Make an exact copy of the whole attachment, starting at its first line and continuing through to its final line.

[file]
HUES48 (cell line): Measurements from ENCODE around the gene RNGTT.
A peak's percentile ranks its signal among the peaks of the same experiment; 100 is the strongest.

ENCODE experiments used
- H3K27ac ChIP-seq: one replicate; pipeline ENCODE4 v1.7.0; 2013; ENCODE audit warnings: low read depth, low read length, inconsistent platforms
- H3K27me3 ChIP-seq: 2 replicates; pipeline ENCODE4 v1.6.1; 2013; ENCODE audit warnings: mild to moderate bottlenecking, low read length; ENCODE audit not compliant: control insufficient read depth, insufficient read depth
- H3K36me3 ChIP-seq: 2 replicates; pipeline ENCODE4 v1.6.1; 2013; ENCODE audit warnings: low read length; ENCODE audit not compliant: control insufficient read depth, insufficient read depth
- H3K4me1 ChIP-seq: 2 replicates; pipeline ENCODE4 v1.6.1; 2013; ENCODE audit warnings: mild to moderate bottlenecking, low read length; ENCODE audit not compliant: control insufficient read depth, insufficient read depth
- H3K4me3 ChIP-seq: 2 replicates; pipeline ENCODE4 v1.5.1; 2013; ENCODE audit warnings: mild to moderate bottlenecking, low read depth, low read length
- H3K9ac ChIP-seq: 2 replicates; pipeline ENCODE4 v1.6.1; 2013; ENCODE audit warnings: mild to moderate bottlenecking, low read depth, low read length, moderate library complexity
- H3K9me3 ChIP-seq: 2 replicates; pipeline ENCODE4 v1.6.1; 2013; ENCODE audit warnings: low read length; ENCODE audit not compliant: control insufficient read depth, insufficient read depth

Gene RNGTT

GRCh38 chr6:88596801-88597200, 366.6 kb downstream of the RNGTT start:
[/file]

HUES48 (cell line): Measurements from ENCODE around the gene RNGTT.
A peak's percentile ranks its signal among the peaks of the same experiment; 100 is the strongest.

ENCODE experiments used
- H3K27ac ChIP-seq: one replicate; pipeline ENCODE4 v1.7.0; 2013; ENCODE audit warnings: low read depth, low read length, inconsistent platforms
- H3K27me3 ChIP-seq: 2 replicates; pipeline ENCODE4 v1.6.1; 2013; ENCODE audit warnings: mild to moderate bottlenecking, low read length; ENCODE audit not compliant: control insufficient read depth, insufficient read depth
- H3K36me3 ChIP-seq: 2 replicates; pipeline ENCODE4 v1.6.1; 2013; ENCODE audit warnings: low read length; ENCODE audit not compliant: control insufficient read depth, insufficient read depth
- H3K4me1 ChIP-seq: 2 replicates; pipeline ENCODE4 v1.6.1; 2013; ENCODE audit warnings: mild to moderate bottlenecking, low read length; ENCODE audit not compliant: control insufficient read depth, insufficient read depth
- H3K4me3 ChIP-seq: 2 replicates; pipeline ENCODE4 v1.5.1; 2013; ENCODE audit warnings: mild to moderate bottlenecking, low read depth, low read length
- H3K9ac ChIP-seq: 2 replicates; pipeline ENCODE4 v1.6.1; 2013; ENCODE audit warnings: mild to moderate bottlenecking, low read depth, low read length, moderate library complexity
- H3K9me3 ChIP-seq: 2 replicates; pipeline ENCODE4 v1.6.1; 2013; ENCODE audit warnings: low read length; ENCODE audit not compliant: control insufficient read depth, insufficient read depth

Gene RNGTT

GRCh38 chr6:88596801-88597200, 366.6 kb downstream of the RNGTT start: